Posts Tagged ‘testing’

Administration’s new COVID testing plan for DDS system may contain a staff loophole and reduce public reporting

September 21, 2020 Leave a comment

Questions linger over a change in the way COVID-19 testing is being done in the Department of Developmental Services (DDS) system, including whether the change contains a loophole for staff testing and whether it could mean less publicly reported data.

The change in testing policy was instituted last month by the Executive Office of Health and Human Services (EOHHS), which has taken charge of the testing program. It appears DDS and possibly other agencies under the EOHHS umbrella will have little or no involvement in managing the testing.

Baker administration officials are not answering many of our questions about the new testing policy, which is outlined in an EOHHS directive last month to all residential DDS providers. The directive requires the providers both to undertake their own COVID testing for the first time and to include all residential program staff in that testing requirement.

Under the EOHHS directive, residential providers must now engage their own testing providers and labs, and will be reimbursed by the state for the costs. The directive changes a policy in the DDS system under which a single company, Fallon Ambulance Service, has been providing mobile testing to group homes around the state.

While we support a portion of the new policy requiring that residential staff undergo “baseline testing,” a number of questions have not been answered:

  1. Will residents and staff actually undergo follow-up biweekly “surveillance” testing, or will an apparent loophole in the EOHHS policy prevent surveillance testing in many regions of the state?
  2. Will day program staff avoid a testing requirement altogether, under the EOHHS policy?
  3. Will the results of the staff testing be made public, and who will report those results?

The apparent testing loophole

While the EOHHS directive specifies that baseline testing for staff and residents in all DDS group homes and developmental centers be done by September 30, it is not clear whether biweekly retesting, or “surveillance testing,” will actually go into effect in all regions of the state.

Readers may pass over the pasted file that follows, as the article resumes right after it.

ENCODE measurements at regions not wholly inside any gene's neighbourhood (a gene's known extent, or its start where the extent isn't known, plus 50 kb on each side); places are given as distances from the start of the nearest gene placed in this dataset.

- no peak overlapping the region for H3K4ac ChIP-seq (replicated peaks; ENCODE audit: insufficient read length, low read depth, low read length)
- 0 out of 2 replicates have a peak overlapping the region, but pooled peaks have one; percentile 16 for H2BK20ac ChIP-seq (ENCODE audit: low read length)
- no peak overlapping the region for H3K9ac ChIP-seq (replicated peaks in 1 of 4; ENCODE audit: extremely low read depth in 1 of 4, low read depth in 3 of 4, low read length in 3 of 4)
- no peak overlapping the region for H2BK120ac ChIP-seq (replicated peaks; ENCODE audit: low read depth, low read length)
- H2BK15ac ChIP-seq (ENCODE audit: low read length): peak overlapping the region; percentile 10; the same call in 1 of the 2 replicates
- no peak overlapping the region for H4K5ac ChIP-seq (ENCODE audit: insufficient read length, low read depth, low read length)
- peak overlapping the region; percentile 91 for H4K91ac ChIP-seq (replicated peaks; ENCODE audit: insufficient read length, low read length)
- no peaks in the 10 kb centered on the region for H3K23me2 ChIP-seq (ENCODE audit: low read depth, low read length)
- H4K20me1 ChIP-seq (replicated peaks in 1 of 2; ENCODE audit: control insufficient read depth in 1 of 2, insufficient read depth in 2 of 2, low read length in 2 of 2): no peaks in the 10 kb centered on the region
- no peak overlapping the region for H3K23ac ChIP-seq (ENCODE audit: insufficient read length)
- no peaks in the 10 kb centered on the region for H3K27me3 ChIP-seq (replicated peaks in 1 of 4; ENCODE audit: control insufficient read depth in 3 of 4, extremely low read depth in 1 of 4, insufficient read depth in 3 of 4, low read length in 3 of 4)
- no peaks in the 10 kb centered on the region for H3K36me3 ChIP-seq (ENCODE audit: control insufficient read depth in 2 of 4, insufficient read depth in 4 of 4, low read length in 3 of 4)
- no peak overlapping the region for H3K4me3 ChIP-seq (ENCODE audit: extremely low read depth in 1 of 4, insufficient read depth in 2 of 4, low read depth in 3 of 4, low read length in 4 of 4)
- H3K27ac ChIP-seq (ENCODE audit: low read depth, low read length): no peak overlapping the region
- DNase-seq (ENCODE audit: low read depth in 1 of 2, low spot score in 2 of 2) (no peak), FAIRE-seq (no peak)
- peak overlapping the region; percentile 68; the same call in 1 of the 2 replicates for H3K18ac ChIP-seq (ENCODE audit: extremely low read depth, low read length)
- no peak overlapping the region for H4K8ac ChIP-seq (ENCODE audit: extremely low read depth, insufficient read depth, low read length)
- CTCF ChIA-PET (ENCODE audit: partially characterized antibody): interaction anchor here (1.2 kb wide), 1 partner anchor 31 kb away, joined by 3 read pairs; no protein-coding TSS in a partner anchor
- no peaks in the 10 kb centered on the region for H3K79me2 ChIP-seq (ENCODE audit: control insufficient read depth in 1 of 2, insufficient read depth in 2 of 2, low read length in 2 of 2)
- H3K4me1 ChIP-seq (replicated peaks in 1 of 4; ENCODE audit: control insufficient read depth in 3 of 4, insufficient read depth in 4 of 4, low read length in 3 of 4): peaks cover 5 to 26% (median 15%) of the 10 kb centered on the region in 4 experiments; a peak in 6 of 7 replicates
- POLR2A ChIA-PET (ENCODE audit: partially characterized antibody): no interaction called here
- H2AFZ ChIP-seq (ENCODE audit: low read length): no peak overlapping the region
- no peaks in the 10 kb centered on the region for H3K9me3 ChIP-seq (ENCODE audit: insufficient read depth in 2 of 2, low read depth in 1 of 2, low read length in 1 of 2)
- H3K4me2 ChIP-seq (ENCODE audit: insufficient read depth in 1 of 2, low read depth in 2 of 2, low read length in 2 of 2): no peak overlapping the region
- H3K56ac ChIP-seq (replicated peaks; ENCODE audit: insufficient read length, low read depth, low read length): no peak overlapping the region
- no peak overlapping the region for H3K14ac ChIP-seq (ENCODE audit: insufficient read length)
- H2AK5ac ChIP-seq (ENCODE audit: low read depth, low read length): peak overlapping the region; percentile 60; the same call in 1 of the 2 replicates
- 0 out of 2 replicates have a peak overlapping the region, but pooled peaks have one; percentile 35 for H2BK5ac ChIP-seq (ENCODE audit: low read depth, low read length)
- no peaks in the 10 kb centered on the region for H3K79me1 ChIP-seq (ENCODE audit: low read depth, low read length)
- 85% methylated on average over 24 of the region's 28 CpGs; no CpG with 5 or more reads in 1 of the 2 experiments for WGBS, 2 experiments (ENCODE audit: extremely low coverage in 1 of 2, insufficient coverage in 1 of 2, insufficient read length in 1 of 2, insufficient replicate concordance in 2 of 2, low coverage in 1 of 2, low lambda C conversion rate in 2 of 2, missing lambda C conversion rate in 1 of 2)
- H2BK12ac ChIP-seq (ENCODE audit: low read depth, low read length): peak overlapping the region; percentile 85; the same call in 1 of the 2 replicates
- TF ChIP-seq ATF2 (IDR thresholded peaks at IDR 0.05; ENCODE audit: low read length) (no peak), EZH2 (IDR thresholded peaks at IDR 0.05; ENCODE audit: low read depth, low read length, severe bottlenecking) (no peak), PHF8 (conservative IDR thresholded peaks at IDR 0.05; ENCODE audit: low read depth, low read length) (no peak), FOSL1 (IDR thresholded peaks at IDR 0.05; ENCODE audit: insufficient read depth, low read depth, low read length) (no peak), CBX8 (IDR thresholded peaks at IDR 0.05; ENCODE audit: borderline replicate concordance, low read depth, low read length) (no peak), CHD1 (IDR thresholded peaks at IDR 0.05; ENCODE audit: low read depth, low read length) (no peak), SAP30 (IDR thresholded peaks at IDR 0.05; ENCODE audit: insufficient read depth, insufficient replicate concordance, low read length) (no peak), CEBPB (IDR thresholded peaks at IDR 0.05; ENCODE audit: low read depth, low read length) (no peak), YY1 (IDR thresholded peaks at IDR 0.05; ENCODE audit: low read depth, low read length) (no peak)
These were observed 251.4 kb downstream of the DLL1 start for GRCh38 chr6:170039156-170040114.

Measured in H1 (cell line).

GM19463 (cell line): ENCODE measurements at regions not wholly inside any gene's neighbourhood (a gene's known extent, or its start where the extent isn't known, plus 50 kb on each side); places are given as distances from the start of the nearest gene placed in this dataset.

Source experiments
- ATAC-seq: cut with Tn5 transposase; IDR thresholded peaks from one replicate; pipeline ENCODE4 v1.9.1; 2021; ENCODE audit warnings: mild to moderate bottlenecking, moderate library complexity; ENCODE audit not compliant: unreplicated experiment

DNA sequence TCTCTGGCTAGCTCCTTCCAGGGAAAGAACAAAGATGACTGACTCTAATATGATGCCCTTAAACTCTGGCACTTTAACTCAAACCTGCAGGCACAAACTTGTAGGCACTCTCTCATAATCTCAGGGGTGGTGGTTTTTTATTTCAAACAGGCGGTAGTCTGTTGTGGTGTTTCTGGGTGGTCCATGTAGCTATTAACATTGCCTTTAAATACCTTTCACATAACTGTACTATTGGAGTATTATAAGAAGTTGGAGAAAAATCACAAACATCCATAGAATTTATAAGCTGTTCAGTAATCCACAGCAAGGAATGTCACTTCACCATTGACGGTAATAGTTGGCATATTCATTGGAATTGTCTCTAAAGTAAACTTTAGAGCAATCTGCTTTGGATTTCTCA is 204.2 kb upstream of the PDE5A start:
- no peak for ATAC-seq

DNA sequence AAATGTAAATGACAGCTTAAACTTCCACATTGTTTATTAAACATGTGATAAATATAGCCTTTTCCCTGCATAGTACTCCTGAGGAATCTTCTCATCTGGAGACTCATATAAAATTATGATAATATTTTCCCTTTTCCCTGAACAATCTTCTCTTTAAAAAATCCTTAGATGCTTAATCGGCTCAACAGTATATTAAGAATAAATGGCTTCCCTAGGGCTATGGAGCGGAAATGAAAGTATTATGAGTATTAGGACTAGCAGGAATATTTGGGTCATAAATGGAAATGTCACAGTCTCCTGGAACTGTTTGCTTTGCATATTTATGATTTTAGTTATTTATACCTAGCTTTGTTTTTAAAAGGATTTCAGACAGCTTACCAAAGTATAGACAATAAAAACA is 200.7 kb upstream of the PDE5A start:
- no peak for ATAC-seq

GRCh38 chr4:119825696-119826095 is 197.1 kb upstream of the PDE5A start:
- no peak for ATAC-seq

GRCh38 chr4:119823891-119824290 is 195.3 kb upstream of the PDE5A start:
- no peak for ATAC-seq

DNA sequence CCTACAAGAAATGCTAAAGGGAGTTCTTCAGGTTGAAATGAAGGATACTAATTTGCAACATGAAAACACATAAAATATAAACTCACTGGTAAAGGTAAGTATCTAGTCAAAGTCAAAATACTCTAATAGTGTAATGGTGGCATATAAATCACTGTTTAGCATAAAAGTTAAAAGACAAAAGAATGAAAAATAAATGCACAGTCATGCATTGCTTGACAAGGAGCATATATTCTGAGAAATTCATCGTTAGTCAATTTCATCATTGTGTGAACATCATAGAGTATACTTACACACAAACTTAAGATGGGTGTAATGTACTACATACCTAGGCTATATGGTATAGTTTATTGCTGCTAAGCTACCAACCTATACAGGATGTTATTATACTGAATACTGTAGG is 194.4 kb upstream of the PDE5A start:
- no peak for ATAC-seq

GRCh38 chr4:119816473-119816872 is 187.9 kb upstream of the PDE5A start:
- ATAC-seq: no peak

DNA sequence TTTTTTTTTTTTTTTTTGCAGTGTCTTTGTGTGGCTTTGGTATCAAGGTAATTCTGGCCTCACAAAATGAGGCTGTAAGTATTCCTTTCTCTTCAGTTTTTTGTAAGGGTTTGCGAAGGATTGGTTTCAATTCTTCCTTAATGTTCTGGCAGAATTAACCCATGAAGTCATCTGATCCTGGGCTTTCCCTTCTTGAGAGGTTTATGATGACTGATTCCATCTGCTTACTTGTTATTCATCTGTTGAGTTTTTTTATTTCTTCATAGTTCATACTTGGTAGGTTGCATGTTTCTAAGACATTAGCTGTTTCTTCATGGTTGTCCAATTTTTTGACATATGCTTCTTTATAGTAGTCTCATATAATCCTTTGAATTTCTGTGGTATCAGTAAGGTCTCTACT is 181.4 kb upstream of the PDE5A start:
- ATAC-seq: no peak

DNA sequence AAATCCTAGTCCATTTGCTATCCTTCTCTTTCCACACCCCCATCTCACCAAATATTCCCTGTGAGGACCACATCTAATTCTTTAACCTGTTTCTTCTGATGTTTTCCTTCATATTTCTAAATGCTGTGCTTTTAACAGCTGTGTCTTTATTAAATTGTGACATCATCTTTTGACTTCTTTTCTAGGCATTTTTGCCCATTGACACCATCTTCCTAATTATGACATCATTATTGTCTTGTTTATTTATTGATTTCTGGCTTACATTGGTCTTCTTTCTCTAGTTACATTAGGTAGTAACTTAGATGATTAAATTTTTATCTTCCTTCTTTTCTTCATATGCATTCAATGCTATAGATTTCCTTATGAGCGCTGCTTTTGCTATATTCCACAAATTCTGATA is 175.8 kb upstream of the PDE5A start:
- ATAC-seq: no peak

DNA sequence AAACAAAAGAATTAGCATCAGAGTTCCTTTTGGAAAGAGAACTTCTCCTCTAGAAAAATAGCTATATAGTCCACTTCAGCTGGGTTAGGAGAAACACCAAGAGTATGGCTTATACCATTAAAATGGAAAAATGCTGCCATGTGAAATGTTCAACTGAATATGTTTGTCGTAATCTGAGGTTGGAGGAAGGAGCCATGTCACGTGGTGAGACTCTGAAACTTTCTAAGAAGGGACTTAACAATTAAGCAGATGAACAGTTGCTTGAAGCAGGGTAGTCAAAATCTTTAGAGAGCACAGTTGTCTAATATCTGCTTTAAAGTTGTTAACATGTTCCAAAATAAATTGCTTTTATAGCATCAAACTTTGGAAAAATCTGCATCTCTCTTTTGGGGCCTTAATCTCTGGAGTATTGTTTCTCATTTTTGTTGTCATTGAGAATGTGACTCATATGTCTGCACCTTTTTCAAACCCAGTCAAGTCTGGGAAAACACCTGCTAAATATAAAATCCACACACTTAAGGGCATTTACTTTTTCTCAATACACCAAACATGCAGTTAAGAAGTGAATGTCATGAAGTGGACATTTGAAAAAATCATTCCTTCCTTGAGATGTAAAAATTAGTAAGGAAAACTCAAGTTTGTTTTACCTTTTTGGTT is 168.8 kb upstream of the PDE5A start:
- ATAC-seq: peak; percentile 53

The EOHHS directive establishes a “regional transmission threshold” in order to determine the need for surveillance testing. Each of five regions of the state is identified as either a “high transmission” or “low transmission” region for COVID-19.

High-transmission regions are those that have a weekly average transmission rate equal to or greater than 40 cases per 100,000 residents. Low-transmission regions are those that have a transmission rate less than 40 cases.

According to the directive, providers located in high-transmission regions must undertake the surveillance testing. However, providers in low-transmission regions are required only to do surveillance testing when there are individuals in their facilities who show symptoms of the virus.

The transmission rates in each region are published weekly by EOHHS. As of the most recent weekly report, dated September 16, only one of the state’s five regions met that 40-cases threshold. That was the northeast region, which had 41 new cases. The western region had a low of 15 cases, followed by the central region with 21 cases, the southeastern region with 23 cases, and the Boston region with 31 cases.

Thus, as of this month, only the northeast region currently meets the threshold of positive cases among residents that would apparently trigger the ongoing surveillance testing requirement.

This threshold requirement sounds to us like a loophole that at least currently avoids surveillance testing in most of the DDS system. DDS staff, in particular, will only need to be tested once in most regions of the state, and will not have to be retested unless the rate of infection rises significantly among the general population in the region.